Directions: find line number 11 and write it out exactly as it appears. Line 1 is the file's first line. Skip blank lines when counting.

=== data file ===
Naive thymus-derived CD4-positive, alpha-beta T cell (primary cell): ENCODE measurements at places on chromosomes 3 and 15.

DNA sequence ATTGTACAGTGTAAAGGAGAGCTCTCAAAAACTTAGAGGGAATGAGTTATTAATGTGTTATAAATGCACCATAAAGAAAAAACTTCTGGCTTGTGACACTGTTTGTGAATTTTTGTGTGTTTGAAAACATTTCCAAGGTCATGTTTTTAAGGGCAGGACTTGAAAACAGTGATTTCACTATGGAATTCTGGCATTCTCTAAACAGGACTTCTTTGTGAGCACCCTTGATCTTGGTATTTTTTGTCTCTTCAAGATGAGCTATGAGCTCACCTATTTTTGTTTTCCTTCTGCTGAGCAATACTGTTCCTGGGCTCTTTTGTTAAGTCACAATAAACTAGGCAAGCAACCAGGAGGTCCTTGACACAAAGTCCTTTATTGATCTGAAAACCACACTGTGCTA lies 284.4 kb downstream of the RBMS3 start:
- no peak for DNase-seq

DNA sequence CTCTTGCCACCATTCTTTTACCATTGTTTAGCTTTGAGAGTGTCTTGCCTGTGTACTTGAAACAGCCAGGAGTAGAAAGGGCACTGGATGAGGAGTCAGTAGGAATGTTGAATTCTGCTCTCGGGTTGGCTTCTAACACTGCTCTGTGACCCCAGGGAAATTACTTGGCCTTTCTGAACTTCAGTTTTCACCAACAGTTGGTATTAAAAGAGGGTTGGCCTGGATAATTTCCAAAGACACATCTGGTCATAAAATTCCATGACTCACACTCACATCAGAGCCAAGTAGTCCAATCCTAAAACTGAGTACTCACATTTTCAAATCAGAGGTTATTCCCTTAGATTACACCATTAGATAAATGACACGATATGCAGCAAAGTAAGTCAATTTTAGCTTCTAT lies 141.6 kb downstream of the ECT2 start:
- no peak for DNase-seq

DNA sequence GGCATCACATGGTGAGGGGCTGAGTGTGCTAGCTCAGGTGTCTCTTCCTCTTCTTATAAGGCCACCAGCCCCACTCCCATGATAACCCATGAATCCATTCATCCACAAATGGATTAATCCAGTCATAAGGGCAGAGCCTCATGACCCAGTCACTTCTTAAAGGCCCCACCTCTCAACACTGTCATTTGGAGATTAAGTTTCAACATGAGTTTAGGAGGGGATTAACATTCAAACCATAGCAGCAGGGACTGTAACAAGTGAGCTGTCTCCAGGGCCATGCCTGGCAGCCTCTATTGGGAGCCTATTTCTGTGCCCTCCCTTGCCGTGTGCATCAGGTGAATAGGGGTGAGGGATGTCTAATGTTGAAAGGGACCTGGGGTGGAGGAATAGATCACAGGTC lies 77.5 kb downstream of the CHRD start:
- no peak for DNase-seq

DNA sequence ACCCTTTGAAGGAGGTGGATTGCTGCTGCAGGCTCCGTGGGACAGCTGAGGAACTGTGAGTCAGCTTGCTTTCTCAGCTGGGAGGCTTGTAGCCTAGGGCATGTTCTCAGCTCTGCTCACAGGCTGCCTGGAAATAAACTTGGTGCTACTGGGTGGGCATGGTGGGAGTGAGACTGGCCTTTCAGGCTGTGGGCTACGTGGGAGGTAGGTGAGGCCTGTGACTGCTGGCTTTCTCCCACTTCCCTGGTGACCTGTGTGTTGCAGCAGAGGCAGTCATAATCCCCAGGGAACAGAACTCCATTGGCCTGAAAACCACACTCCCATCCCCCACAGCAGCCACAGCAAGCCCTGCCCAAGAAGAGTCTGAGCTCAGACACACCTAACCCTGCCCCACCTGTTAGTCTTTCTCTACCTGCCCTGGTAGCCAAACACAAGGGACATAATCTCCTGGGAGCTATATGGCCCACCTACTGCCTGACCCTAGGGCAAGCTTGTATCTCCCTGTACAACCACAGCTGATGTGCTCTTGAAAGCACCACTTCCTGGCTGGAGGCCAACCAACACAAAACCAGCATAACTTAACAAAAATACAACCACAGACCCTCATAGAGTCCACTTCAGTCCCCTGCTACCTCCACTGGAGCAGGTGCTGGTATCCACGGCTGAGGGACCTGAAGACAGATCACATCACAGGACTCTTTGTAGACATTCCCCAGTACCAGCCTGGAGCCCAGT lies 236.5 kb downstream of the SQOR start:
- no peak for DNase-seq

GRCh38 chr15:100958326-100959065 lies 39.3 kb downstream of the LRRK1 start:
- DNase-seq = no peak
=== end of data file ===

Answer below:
- DNase-seq = no peak